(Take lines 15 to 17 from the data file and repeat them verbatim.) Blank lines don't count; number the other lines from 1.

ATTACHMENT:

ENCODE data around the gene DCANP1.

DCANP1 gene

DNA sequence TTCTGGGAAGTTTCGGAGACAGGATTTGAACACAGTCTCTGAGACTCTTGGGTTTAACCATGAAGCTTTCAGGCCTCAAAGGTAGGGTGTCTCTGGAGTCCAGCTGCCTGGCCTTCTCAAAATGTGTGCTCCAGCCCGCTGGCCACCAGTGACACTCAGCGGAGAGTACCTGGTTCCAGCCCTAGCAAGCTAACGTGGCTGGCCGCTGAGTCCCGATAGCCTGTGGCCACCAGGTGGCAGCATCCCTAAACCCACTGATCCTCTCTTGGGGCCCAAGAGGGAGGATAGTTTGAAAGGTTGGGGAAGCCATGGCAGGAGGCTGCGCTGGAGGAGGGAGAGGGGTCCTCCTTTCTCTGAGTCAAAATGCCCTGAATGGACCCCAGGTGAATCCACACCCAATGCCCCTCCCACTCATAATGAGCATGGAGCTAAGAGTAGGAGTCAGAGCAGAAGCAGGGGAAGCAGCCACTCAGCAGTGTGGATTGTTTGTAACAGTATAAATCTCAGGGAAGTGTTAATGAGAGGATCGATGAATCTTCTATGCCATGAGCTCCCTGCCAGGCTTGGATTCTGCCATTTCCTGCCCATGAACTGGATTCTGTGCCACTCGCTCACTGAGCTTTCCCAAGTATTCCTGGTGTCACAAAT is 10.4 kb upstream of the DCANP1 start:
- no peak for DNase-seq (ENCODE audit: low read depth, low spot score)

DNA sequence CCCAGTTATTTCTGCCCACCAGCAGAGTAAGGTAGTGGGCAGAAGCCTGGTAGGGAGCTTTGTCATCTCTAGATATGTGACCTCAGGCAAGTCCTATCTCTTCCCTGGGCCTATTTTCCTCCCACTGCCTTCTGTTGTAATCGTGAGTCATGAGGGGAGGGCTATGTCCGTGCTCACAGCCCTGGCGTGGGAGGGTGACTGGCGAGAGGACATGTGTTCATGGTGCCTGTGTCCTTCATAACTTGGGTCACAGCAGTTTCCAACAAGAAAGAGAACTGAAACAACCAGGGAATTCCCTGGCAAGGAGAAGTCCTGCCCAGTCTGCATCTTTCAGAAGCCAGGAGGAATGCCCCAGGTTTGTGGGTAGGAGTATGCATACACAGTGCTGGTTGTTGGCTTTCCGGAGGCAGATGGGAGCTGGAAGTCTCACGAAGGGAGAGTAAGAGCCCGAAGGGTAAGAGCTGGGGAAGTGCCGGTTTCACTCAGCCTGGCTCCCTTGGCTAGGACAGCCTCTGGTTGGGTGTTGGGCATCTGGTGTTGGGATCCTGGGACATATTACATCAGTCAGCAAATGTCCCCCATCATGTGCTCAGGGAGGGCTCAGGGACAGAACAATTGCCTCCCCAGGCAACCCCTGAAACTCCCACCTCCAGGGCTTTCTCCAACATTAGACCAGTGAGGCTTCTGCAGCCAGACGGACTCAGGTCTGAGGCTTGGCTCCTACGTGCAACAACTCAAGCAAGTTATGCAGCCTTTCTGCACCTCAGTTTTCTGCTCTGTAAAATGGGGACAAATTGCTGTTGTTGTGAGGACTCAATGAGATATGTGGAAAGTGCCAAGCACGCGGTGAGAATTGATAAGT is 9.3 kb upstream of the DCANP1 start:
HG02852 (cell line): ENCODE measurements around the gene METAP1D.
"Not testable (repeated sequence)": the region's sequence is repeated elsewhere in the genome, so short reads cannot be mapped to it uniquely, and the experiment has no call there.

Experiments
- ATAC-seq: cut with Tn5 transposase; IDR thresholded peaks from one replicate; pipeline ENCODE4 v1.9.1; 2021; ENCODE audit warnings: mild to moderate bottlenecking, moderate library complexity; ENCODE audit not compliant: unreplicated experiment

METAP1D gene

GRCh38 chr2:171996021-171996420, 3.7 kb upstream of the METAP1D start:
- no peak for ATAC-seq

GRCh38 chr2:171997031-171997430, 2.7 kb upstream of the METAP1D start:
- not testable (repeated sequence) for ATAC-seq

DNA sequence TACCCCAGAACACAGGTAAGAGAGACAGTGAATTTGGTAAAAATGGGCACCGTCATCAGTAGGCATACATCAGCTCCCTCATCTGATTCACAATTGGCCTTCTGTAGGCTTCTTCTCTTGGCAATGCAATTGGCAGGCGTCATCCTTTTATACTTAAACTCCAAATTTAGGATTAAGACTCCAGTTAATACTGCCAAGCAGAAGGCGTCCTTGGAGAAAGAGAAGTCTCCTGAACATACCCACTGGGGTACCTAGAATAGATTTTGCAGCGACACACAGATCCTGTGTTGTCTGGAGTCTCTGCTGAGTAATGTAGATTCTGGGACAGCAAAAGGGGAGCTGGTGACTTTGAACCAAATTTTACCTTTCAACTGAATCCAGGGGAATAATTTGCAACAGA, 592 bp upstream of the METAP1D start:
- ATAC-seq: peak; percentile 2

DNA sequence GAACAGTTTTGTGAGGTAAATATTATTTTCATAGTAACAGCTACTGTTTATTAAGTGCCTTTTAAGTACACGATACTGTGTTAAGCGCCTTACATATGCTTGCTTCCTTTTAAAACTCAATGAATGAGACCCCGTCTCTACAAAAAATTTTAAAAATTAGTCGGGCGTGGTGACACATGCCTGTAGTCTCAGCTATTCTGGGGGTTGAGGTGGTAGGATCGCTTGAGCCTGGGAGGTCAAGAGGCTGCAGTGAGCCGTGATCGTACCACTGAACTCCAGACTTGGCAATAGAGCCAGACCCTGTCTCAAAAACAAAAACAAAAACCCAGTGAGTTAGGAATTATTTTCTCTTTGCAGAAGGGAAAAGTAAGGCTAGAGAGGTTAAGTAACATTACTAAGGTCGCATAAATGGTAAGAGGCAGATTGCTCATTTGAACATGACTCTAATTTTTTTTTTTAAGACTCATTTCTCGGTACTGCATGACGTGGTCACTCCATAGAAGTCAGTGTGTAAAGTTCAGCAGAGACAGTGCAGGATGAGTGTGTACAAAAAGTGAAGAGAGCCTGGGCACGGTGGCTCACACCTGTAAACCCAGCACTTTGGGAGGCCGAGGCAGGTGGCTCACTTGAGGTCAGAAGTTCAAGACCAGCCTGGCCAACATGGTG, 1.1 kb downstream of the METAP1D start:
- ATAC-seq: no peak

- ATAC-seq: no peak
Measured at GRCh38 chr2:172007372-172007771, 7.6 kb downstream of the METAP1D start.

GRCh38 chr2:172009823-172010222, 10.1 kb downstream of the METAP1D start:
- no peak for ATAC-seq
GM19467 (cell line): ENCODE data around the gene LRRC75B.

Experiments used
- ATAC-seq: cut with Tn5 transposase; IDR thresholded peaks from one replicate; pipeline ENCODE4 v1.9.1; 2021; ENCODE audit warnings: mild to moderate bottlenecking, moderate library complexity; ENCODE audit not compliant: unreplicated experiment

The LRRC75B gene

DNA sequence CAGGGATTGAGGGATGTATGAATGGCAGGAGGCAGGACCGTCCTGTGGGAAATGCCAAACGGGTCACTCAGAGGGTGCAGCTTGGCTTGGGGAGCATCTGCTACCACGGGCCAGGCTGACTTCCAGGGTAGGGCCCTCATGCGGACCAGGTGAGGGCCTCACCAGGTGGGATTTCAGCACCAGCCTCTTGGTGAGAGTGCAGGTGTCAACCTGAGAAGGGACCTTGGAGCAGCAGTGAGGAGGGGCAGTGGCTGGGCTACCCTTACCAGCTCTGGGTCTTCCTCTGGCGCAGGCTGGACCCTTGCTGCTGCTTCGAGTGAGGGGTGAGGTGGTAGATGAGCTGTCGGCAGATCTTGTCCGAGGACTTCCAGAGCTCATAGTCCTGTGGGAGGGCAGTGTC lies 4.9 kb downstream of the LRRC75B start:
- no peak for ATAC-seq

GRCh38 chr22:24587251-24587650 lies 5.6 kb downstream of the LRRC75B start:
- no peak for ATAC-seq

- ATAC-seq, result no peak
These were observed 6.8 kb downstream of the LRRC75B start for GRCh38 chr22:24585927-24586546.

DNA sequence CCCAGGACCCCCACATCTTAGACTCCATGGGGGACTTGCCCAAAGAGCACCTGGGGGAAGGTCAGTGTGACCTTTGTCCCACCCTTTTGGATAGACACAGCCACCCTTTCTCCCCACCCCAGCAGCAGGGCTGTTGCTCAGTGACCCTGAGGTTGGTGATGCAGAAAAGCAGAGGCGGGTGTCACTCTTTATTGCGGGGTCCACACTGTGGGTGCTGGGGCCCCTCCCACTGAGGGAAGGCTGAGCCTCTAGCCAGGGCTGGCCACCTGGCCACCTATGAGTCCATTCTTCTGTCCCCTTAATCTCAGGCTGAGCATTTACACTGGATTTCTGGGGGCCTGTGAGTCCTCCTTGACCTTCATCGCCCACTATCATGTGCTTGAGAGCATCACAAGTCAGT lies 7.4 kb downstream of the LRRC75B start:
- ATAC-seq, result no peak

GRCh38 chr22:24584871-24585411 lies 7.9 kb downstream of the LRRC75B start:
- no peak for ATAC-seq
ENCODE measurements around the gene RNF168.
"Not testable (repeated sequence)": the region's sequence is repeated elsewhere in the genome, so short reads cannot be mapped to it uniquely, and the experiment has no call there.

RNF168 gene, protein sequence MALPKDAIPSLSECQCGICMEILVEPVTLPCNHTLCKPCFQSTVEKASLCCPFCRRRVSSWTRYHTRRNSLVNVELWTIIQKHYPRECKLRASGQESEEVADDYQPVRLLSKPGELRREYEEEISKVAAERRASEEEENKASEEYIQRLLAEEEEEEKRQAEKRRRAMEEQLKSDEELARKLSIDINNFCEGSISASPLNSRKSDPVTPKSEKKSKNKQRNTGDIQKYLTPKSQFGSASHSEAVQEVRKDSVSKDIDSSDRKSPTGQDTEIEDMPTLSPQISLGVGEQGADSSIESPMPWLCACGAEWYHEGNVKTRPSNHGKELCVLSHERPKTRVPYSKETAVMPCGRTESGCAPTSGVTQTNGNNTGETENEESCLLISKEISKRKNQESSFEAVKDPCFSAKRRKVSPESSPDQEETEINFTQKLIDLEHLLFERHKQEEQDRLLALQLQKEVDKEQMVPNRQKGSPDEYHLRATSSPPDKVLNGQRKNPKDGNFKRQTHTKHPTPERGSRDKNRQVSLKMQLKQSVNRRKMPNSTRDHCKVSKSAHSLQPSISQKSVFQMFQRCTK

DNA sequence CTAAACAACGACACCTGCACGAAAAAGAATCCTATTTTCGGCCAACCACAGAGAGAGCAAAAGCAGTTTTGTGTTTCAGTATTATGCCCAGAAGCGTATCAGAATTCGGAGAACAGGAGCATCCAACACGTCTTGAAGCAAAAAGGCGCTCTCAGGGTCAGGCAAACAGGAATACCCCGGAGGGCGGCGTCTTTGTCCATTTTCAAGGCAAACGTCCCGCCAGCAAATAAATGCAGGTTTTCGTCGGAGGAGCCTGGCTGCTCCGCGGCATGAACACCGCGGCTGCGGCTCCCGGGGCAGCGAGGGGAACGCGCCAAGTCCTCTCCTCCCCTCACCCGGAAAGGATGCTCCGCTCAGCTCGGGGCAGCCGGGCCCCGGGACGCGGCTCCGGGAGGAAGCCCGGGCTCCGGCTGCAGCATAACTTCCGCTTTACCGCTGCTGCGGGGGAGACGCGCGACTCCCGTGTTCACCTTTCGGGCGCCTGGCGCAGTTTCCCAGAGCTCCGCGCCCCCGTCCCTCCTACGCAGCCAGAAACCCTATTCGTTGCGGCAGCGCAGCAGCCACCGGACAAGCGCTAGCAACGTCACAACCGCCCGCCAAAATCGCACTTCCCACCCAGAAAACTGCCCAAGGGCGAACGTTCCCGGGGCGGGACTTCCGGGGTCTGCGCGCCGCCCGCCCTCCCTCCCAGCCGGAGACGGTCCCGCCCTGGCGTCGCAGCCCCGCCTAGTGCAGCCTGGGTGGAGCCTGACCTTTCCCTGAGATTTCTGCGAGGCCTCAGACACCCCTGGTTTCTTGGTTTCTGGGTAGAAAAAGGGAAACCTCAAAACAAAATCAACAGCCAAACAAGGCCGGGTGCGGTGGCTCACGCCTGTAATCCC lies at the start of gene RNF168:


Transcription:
DNA sequence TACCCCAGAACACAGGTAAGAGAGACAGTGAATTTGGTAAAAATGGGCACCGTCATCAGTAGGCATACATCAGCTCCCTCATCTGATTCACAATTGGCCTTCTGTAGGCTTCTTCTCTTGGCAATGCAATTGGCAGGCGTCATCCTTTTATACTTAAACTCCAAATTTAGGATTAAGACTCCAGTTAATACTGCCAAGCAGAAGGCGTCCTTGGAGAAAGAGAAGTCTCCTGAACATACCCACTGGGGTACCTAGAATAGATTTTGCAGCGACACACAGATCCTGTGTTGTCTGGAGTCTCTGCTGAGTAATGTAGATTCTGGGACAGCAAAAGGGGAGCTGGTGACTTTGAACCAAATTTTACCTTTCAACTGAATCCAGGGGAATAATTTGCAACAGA, 592 bp upstream of the METAP1D start:
- ATAC-seq: peak; percentile 2

DNA sequence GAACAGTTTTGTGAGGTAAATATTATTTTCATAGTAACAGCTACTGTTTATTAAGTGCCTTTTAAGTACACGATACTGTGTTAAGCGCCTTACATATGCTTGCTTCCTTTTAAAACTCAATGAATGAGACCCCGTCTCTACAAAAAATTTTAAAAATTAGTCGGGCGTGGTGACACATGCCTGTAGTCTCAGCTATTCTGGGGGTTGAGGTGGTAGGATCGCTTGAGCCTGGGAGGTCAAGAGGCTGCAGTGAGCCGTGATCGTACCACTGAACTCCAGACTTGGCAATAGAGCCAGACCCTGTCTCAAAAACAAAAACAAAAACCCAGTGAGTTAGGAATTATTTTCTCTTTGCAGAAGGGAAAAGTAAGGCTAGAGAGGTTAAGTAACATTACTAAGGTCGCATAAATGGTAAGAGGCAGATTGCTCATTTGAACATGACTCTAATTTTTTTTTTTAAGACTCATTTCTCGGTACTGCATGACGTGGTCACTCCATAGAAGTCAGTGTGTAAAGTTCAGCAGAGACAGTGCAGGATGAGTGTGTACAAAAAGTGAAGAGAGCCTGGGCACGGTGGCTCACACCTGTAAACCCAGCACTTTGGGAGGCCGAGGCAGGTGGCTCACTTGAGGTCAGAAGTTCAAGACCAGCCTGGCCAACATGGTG, 1.1 kb downstream of the METAP1D start: